Senate Approves Several Out Gay Nominees, With No Opposition

Four ambassadors and a senior Justice Department official were among several nominations approved by the Senate on a voice vote Thursday night.

United States Ambassador to Australia John Berry

WASHINGTON — Being an out gay nominee for appointed office isn’t the controversy it used to be.

The Senate confirmed John Berry to serve as the ambassador to Australia — the first out gay ambassador to a G-20 country — on a voice vote Thursday, along with three other out gay ambassadorial nominees: Rufus Gifford as ambassador to Denmark, James Costos as ambassador to Spain and Daniel Baer to the Organization for Security and Co-operation in Europe.

Also confirmed on a voice vote was Stuart Delery, a senior Justice Department official who is gay and argued for the Obama administration in court that the Defense of Marriage Act should be struck down as unconstitutional, to serve as assistant attorney general for the Civil Division.

In contrast, the first out gay ambassadorial nominee, James Hormel, faced a far different task. Nominated by President Clinton to serve as ambassador to Luxembourg, several senators refused to let the nomination go forward and Clinton eventually named Hormel to the post as a recess appointment.

Earlier, Clinton also nominated the first Senate-approved out LGBT nominee for any position. Clinton’s nomination of Roberta Achtenberg to serve as assistant secretary of the Department of Housing and Urban Development, however, famously led Sen. Jesse Helms to announce on the floor of the Senate his refusal to vote for that “damn lesbian.”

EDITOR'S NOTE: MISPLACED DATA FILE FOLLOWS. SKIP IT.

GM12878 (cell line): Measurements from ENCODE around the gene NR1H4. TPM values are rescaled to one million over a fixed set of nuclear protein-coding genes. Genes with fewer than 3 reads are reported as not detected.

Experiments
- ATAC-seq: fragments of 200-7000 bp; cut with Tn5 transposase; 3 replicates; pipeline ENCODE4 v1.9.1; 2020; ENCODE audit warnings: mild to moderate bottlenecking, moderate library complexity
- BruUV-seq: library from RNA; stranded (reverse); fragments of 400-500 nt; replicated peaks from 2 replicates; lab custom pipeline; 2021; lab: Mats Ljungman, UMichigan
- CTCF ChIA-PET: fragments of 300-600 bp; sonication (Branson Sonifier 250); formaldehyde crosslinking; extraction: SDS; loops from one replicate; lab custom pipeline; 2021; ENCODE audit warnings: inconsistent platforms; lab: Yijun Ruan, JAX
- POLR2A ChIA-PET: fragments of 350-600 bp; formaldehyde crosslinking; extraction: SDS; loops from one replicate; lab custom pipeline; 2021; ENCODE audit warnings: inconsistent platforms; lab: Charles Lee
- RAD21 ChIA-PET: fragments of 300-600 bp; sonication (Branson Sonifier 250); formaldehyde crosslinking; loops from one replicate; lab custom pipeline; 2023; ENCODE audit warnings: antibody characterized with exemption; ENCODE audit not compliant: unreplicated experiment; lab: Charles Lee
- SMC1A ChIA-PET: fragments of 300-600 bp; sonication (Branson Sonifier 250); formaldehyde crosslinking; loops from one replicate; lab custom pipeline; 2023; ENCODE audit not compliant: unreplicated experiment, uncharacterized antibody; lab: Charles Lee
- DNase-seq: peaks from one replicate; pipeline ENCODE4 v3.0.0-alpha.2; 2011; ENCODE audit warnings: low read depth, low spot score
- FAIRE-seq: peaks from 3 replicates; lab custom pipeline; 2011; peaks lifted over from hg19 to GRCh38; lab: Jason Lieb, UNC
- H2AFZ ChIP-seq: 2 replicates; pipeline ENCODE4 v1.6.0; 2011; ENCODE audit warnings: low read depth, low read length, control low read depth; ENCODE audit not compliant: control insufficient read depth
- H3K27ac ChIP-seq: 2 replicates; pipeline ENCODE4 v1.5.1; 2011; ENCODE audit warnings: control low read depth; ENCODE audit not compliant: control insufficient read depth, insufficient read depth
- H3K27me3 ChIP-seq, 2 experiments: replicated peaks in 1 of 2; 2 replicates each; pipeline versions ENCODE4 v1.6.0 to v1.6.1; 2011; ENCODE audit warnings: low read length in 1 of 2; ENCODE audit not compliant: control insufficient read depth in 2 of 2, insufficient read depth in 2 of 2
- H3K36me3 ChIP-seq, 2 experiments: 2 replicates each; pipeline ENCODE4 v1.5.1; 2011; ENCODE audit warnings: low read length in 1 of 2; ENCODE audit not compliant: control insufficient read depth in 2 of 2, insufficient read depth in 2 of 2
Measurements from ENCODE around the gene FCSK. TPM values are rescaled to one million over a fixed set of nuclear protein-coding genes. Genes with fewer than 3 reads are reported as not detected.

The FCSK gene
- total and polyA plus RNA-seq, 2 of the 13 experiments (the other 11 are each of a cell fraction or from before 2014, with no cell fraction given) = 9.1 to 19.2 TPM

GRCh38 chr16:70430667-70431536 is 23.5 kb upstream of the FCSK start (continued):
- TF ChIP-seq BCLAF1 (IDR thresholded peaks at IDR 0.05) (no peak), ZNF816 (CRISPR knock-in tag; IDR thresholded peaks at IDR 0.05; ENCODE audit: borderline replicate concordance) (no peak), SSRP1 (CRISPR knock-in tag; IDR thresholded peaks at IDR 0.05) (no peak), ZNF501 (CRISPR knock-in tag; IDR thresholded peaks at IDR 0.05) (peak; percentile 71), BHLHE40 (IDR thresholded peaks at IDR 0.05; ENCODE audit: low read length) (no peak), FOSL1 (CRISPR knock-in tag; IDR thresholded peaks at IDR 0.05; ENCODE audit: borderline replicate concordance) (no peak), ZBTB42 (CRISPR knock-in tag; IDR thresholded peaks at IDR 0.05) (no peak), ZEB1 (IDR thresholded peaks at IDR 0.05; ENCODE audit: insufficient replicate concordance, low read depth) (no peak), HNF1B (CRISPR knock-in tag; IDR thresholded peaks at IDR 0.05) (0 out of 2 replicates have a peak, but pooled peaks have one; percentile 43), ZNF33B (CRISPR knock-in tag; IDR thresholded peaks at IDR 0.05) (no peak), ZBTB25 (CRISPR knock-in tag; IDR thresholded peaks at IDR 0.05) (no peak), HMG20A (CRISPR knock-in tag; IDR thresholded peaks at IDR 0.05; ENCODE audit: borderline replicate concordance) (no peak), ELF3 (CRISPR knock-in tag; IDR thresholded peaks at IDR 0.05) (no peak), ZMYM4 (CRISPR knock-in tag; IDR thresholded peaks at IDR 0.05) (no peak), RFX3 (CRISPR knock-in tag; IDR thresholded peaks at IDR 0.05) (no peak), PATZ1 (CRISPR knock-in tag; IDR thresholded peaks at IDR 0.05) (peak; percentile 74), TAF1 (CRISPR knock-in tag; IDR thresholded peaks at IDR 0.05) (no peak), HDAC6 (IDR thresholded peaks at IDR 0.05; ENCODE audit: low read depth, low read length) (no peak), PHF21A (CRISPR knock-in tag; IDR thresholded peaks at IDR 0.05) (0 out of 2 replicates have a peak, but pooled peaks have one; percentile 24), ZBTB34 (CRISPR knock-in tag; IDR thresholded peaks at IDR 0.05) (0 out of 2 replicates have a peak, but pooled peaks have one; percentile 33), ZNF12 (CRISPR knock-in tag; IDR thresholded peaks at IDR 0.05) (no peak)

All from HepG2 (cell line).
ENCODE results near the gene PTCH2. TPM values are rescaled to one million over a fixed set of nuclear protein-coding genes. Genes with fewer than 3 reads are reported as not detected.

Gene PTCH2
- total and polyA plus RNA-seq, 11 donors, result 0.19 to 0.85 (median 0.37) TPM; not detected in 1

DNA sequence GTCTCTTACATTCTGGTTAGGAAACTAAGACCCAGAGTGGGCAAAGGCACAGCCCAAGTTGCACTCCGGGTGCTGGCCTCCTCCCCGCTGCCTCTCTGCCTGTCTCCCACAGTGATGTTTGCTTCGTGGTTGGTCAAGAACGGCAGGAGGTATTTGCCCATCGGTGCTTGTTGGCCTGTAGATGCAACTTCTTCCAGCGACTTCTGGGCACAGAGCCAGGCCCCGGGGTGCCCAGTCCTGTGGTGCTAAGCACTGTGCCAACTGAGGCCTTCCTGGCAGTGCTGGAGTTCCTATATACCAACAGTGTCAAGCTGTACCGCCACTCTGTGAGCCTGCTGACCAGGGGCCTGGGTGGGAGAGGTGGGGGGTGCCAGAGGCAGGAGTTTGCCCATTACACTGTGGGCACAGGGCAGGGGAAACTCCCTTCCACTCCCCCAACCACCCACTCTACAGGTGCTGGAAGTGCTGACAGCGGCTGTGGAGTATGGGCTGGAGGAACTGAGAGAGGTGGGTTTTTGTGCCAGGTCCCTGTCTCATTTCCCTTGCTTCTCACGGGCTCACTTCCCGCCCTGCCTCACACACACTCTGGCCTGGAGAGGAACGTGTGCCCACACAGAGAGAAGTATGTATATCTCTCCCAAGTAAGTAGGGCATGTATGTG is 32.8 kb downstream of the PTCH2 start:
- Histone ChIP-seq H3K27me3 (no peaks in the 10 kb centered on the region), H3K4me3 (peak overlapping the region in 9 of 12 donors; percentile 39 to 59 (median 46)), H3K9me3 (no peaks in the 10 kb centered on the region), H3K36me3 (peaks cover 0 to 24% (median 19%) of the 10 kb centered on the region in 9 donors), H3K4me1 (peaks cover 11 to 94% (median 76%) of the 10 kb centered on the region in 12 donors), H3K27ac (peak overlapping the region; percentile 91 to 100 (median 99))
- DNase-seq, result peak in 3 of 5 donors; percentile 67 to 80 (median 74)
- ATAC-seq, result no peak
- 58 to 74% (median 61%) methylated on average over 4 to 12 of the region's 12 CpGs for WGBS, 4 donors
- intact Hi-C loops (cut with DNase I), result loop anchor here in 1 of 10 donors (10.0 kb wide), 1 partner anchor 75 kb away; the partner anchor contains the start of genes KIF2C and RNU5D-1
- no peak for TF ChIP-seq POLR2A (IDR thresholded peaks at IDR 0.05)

Thursday was far less acrimonious, with the five out LGBT nominees coming as part of a package of dozens of nominees approved by the Senate on a voice vote.

“Today the U.S. Senate confirmed five highly qualified nominees to important posts who happen to be gay,” Human Rights Campaign president Chad Griffin said in a statement to BuzzFeed.

“It is a testament to President Obama and the U.S. Senate that the sexual orientation of these nominees was irrelevant to their qualifications for their posts, as it should be. All Americans should be proud to have these fine public servants representing the interests of the United States,” Griffin added.

One out nominee for an ambassadorship whose nomination has sparked some controversy in the country where he is to serve — James “Wally” Brewster’s nomination to serve as ambassador the the Dominican Republic — was not among the several ambassadorial nominations approved Thursday night.

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